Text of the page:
1. Phillies first baseman Ryan Howard vs. Reds first baseman Joey Votto.
2. Padres closer Heath Bell.
Manuel picked Howard over Votto, who is having arguably the best season of any player in the league this year. Votto leads the NL in OPS (.988). He is second in home runs (19), on-base percentage (.414) and slugging percentage (.574) and fifth in RBIs (57). Howard is fourth in the league in RBIs (58), 10th in home runs (15), 14th in slugging percentage (.506) and 20th in OPS (.859).
"He's my guy," Manuel said of Howard. "He's my player. My guy. Probably the toughest decision was Howard and Votto. Both of them are having big years. Both of them are standing right there. Like I said, Howard's my guy. Their numbers are close -- very close. I have to go with my guy."
Manuel, in conjunction with Major League Baseball, placed Votto, Bell, Rockies outfielder Carlos Gonzalez, Braves closer Billy Wagner and Nationals third baseman Ryan Zimmerman on the Final Vote at MLB.com.
"I was disappointed," Votto said. "I would've liked to have gotten in on the first vote, but I still consider this an honor to give myself a chance to go to the All-Star Game with a pretty good group of guys."
Manuel explained the decision not to pick Bell, who is 3-0 with a 1.77 ERA and a league-leading 23 saves.
"Heath Bell is having a tremendous year," Manuel said. "He's on the final ballot. So is Votto. Bell has 23 saves. I know everything he's got. We were definitely looking at him. He definitely is having a tremendous year. How the pitching lined up ... we feel like we need two or three guys with length in case we tie the game up. I think they emphasized that in 2002 when the game got called a tie. They don't want a tie game."
"You can open up the stat pack and make your case [for Bell]," Padres manager Bud Black said. "This is a performance game, and he's performed."
It sounded like Manuel did not seriously consider picking Nationals rookie Stephen Strasburg, who is 2-2 with a 2.45 ERA in just six starts. He has struck out 53 in 36 2/3 innings.
"I'm not his manager, but he's a young kid and I say let him pitch, let him get his feet on the ground in the Major Leagues," Manuel said. "Let him earn his way. I think it's better that he stays and pitches [with the Nationals]. In the long run, I think that he'll learn more from that. You're not taking a chance of putting him out there too quickly."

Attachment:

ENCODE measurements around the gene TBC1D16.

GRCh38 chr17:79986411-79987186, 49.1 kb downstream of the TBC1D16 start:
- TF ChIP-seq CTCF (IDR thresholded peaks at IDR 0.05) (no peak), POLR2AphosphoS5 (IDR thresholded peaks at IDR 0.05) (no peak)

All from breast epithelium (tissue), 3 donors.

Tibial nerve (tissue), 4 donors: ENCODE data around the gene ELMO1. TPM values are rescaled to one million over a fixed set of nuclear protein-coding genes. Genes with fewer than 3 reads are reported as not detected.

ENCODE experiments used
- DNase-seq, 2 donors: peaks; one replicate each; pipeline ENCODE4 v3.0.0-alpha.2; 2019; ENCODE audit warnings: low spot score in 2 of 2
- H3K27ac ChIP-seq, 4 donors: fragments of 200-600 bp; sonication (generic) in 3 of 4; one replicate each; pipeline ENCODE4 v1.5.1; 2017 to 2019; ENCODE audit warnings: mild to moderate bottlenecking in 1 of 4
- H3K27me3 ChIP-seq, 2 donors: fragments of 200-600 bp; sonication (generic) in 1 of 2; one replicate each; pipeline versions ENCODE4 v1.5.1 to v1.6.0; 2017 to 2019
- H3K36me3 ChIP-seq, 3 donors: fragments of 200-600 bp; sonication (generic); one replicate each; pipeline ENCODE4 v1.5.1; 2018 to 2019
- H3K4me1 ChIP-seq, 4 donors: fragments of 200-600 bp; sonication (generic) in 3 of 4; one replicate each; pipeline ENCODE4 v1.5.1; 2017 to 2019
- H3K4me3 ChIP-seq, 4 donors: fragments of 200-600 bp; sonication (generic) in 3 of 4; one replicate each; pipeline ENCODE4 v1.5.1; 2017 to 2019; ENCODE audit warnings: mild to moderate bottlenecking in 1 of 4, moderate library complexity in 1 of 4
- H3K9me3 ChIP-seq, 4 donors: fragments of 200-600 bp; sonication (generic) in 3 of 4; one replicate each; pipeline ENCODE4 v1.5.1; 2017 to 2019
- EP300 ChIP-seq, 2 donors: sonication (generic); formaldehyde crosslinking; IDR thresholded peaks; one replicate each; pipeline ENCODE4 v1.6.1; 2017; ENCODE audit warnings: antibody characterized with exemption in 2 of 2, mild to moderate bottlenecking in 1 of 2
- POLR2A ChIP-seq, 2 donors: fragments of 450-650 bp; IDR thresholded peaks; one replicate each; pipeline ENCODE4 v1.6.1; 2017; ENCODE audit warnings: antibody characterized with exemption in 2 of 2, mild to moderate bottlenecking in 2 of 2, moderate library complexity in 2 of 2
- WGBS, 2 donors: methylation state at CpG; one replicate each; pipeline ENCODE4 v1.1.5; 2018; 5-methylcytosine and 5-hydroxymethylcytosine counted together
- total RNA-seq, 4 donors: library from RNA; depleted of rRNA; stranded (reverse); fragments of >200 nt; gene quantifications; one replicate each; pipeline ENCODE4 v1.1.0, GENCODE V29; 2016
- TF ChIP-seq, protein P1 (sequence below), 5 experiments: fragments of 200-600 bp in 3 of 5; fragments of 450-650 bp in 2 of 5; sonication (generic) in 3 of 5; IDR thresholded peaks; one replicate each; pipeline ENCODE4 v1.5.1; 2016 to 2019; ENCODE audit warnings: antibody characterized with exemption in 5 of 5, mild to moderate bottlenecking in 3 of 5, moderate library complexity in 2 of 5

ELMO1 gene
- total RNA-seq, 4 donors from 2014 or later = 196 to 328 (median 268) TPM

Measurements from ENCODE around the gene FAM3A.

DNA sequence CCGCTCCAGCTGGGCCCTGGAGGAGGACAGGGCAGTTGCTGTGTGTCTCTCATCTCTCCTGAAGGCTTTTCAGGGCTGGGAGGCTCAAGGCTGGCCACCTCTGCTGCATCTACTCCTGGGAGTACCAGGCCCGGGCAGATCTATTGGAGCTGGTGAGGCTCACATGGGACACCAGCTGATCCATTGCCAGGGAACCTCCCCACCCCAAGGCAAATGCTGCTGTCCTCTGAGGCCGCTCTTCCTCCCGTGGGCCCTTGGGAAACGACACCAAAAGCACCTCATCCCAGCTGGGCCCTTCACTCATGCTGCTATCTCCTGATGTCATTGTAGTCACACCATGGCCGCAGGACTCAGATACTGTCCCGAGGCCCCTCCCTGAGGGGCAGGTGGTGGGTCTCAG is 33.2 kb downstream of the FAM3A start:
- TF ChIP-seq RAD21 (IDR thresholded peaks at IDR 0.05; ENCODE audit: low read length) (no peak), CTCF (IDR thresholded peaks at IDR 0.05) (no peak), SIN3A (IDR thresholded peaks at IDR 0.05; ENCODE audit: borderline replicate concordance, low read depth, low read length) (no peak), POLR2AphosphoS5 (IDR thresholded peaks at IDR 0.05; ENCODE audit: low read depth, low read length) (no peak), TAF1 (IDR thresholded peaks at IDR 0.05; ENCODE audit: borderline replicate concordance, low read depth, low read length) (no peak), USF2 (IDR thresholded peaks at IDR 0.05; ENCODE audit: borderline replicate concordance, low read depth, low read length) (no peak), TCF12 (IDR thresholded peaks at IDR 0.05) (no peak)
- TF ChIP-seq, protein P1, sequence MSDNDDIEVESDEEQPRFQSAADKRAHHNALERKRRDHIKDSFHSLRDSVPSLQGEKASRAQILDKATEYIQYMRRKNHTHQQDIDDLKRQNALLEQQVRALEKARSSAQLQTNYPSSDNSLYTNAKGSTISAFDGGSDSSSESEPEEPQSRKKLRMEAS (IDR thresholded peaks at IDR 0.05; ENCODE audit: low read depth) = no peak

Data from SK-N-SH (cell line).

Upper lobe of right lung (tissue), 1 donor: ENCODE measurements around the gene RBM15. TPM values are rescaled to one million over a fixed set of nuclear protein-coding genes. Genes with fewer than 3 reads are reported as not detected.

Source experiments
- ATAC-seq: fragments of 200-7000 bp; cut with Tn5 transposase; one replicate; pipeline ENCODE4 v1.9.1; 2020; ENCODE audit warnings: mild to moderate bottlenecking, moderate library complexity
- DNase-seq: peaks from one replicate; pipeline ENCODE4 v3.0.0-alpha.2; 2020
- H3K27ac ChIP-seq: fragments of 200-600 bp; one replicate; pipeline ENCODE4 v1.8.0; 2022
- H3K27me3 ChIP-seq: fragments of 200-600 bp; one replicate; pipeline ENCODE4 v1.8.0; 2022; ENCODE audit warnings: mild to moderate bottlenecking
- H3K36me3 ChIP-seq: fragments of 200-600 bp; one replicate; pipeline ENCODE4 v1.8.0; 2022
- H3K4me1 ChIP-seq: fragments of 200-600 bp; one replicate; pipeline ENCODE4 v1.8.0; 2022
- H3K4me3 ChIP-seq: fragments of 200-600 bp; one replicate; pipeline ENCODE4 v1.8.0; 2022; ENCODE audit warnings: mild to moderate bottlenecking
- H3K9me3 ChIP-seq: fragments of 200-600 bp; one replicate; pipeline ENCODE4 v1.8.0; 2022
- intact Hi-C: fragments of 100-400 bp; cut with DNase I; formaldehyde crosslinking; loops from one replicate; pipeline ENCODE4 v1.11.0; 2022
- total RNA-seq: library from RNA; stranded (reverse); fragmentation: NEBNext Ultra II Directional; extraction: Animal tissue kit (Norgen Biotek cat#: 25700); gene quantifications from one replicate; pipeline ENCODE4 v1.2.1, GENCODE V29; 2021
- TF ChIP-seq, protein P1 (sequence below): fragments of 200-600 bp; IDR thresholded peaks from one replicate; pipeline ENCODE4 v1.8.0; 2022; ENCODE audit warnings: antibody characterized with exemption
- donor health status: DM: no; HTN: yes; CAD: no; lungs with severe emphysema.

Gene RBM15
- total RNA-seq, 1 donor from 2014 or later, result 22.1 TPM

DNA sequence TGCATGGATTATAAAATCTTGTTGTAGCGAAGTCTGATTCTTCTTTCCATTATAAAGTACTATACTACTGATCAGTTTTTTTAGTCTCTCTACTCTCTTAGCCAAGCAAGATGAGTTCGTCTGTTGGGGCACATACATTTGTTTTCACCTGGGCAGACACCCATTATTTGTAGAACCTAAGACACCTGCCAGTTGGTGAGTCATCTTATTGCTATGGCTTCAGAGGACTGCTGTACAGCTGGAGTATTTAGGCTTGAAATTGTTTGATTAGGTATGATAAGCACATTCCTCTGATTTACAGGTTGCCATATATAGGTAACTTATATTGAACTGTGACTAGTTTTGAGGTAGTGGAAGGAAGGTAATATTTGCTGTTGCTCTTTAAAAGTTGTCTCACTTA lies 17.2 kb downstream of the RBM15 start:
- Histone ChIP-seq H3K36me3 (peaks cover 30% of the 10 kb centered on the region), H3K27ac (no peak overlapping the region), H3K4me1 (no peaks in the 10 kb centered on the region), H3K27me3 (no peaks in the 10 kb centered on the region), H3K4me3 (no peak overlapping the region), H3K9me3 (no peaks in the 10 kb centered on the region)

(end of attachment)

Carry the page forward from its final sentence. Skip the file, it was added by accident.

Manuel selected Braves infielder Omar Infante, which raised some eyebrows. Manuel explained that because of a new rule allowing for one re-entry player, he wanted somebody who could play multiple positions.
Infante, who is hitting .311, has played second base, third base, shortstop and the corner-outfield positions this season.
"He's versatile," Manuel said.
Besides Howard and Infante, Manuel selected Cardinals right-hander Chris Carpenter, Brewers right-hander Yovani Gallardo, Braves right-hander Tim Hudson, Pirates right-hander Evan Meek, Reds left-hander Arthur Rhodes, Reds second baseman Brandon Phillips, Astros center fielder Michael Bourn and D-backs center fielder Chris Young.
Phillips replaced Phillies second baseman Chase Utley, who is injured. Rhodes, 40, is the third-oldest All-Star rookie in baseball history. He is 3-2 with a 1.09 ERA in 37 appearances.
"His numbers speak for itself," Manuel said about Rhodes. "He's got tremendous stuff. Being a left-hander definitely helped him, but he earned a shot to pitch to a hitter or an inning."
Mets right-hander Mike Pelfrey, Cardinals left-hander Jaime Garcia, Padres left-hander Clayton Richard, Padres right-hander Mat Latos are a few of the starting pitchers who did not make the team despite having good seasons.
"I think that some of those guys are Sunday pitchers," Manuel said. "I think I was told that."
Braves rookie Jason Heyward earned a starting spot in the outfield, although he is on the 15-day disabled list with an injured left thumb. There remains a chance he could play. Braves general manager Frank Wren and manager Bobby Cox said if Heyward proves he is healthy before the game, they are comfortable with him playing.
"If everything feels good, they'll leave the cast off and start physical therapy the next three days," Wren said. "Then he would join us in New York and if everything goes well there, he'll go to Anaheim as an official All-Star. If it doesn't and he needs a little more time or he has a little bit of pain and needs a few more days, which might just be the three days of the All-Star break, then he'll go to show his appreciation for getting in, but he won't participate."
Todd Zolecki is a reporter for MLB.com. This story was not subject to the approval of Major League Baseball or its clubs.